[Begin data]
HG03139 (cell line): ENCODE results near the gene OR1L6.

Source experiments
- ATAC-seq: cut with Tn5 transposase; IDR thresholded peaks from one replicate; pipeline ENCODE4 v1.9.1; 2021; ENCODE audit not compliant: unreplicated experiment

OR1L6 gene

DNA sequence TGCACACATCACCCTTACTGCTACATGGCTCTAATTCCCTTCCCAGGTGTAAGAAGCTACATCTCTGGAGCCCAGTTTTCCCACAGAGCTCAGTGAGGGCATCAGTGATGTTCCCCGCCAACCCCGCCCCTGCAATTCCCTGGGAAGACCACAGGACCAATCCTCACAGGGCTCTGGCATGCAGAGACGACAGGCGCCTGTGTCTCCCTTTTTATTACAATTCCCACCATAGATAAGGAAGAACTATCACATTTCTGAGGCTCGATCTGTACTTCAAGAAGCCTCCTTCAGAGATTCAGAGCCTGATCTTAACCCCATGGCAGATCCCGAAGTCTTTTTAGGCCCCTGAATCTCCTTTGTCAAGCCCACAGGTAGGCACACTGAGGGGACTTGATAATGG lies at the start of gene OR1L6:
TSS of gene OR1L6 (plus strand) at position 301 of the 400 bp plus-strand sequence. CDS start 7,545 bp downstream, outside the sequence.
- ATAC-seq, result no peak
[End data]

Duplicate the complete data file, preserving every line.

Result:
HG03139 (cell line): ENCODE results near the gene OR1L6.

Source experiments
- ATAC-seq: cut with Tn5 transposase; IDR thresholded peaks from one replicate; pipeline ENCODE4 v1.9.1; 2021; ENCODE audit not compliant: unreplicated experiment

OR1L6 gene

DNA sequence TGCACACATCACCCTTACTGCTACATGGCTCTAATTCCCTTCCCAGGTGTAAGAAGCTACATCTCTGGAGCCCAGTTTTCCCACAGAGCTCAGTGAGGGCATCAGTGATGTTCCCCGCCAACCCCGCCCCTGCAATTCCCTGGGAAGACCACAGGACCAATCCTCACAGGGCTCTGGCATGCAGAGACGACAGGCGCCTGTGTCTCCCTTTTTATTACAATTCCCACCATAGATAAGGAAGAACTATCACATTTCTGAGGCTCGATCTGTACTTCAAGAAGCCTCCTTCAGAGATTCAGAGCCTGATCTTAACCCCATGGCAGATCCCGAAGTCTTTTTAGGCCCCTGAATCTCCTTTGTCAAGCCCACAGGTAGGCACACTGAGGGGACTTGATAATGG lies at the start of gene OR1L6:
TSS of gene OR1L6 (plus strand) at position 301 of the 400 bp plus-strand sequence. CDS start 7,545 bp downstream, outside the sequence.
- ATAC-seq, result no peak